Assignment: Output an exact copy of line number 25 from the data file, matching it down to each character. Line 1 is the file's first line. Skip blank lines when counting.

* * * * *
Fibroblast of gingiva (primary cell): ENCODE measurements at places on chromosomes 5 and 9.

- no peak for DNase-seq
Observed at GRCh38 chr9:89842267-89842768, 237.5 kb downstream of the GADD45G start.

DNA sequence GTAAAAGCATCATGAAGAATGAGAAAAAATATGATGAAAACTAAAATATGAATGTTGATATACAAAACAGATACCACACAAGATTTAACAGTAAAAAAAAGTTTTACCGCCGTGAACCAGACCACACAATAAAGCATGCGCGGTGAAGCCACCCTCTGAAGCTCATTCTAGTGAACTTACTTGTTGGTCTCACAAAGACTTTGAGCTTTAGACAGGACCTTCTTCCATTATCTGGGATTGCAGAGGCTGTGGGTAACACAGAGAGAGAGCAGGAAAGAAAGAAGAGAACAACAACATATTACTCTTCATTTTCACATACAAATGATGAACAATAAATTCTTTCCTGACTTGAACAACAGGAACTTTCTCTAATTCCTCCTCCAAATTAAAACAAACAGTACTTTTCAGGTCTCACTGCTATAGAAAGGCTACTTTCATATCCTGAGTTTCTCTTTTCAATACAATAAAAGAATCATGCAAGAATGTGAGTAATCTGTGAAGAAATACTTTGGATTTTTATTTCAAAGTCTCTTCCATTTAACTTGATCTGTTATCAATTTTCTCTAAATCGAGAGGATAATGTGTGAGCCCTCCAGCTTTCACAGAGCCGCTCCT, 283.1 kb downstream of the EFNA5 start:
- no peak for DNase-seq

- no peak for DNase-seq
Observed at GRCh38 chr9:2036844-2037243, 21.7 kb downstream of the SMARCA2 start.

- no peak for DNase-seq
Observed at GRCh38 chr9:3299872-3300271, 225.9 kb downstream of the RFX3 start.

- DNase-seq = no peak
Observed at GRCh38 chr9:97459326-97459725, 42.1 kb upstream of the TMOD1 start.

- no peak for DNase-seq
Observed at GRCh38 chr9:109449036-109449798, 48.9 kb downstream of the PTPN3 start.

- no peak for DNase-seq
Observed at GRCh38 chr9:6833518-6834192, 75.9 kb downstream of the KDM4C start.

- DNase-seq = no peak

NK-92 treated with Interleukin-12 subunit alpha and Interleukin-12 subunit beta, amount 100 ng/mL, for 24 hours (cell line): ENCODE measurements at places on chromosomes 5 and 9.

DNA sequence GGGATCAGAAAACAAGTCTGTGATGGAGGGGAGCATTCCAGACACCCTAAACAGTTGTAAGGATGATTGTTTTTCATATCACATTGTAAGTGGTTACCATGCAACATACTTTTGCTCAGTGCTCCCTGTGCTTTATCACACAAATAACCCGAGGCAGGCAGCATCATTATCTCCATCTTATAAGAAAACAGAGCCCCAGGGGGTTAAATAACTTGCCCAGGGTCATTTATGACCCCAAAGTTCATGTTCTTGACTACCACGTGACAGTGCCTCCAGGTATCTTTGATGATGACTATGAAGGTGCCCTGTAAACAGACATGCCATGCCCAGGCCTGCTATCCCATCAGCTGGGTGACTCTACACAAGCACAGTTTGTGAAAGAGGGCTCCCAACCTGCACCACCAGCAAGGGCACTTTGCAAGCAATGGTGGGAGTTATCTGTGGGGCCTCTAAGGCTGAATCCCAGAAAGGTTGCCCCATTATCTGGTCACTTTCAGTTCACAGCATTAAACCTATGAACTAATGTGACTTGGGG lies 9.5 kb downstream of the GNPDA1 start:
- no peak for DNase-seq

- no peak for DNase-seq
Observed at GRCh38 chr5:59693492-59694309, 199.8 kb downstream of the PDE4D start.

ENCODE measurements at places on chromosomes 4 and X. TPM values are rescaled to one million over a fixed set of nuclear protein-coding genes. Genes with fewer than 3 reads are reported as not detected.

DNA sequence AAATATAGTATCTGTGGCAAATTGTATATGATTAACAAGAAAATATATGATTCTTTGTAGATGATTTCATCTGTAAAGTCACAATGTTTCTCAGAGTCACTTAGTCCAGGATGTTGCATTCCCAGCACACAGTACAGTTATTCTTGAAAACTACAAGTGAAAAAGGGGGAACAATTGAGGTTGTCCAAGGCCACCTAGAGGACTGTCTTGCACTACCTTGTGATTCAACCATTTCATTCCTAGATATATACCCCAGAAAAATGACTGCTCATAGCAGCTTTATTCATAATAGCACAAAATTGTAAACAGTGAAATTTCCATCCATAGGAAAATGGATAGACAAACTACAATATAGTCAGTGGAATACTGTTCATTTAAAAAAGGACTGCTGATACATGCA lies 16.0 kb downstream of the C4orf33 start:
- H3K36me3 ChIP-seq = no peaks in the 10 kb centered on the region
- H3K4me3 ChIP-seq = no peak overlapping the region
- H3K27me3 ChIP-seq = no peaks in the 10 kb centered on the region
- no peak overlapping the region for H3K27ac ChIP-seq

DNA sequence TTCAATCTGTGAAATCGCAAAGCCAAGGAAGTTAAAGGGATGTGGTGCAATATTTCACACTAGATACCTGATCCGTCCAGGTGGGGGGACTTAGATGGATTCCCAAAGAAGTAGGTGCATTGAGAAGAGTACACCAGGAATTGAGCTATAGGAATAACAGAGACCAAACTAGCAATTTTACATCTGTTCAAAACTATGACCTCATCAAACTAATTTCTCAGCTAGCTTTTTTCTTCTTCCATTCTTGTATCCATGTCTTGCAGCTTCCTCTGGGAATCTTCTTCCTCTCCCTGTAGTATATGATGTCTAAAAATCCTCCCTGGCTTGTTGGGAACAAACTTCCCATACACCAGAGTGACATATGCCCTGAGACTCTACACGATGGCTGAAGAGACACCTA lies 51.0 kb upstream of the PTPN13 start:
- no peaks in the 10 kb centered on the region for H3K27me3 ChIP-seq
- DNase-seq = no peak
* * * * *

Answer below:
- H3K4me3 ChIP-seq = no peak overlapping the region